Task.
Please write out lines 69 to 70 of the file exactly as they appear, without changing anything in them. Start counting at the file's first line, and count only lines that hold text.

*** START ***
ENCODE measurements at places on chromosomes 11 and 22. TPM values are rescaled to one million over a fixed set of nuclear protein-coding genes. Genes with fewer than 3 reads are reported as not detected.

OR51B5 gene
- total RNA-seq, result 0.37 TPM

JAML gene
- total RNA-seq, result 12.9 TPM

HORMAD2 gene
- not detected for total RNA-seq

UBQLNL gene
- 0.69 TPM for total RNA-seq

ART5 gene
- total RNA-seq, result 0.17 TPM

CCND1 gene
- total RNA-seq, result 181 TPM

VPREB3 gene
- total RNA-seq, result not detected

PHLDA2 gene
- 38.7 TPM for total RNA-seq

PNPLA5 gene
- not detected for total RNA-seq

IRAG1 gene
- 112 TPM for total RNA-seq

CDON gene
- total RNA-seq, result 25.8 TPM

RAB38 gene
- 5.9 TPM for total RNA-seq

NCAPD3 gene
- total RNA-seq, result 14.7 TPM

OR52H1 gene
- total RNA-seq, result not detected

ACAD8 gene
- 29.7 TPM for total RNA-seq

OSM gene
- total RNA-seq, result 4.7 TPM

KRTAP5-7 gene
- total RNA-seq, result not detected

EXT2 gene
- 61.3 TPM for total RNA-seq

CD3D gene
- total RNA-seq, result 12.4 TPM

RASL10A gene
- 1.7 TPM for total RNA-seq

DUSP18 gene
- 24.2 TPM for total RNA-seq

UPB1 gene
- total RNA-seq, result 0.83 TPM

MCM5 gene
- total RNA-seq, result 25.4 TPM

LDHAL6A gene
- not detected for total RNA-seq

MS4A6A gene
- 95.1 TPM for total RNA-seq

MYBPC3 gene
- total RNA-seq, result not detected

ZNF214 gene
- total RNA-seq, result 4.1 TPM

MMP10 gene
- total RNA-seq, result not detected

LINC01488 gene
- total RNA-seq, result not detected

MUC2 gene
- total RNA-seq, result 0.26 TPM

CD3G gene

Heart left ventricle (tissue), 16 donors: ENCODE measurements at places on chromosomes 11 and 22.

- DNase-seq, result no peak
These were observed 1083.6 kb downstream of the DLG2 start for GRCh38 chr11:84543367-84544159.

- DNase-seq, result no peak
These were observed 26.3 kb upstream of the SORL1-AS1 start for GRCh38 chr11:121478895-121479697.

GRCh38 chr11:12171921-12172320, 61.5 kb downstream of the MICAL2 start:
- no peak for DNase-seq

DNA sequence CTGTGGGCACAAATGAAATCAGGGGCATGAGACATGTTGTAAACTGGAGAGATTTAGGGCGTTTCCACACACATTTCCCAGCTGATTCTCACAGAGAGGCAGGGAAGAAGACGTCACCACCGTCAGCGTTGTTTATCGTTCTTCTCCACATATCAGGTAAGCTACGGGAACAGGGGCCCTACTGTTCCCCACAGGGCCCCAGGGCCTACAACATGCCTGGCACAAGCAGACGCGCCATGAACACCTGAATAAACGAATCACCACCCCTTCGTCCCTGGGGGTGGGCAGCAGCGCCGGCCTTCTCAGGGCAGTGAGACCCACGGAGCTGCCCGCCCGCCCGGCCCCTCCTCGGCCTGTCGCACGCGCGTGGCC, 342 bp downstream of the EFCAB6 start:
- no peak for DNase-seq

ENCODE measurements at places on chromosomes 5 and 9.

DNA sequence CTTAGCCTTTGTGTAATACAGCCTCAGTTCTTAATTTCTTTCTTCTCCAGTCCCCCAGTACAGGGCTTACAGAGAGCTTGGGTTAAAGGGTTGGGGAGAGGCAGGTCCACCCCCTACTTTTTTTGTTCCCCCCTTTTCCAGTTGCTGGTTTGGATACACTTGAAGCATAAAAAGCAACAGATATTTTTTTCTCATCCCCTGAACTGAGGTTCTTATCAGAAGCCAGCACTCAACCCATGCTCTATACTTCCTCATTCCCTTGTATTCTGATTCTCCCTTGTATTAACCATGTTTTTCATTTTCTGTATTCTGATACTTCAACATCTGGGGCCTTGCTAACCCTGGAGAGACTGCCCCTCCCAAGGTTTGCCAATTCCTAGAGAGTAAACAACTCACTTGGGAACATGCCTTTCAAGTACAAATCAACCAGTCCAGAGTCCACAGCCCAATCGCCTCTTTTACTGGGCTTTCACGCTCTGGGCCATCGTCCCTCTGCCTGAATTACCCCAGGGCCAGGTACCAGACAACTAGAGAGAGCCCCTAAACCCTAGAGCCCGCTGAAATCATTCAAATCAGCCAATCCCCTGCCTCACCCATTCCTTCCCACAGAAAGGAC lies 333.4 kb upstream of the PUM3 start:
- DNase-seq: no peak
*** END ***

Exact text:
- no peak for DNase-seq

DNA sequence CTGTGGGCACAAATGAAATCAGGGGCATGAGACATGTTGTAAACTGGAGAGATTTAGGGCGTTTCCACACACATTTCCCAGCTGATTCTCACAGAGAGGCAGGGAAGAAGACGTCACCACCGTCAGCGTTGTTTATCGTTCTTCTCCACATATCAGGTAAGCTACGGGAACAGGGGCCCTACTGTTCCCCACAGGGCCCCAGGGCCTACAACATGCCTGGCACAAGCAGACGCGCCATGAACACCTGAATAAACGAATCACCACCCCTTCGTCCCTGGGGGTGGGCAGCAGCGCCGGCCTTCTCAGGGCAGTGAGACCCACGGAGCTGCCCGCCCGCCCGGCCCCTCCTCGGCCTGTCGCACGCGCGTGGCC, 342 bp downstream of the EFCAB6 start: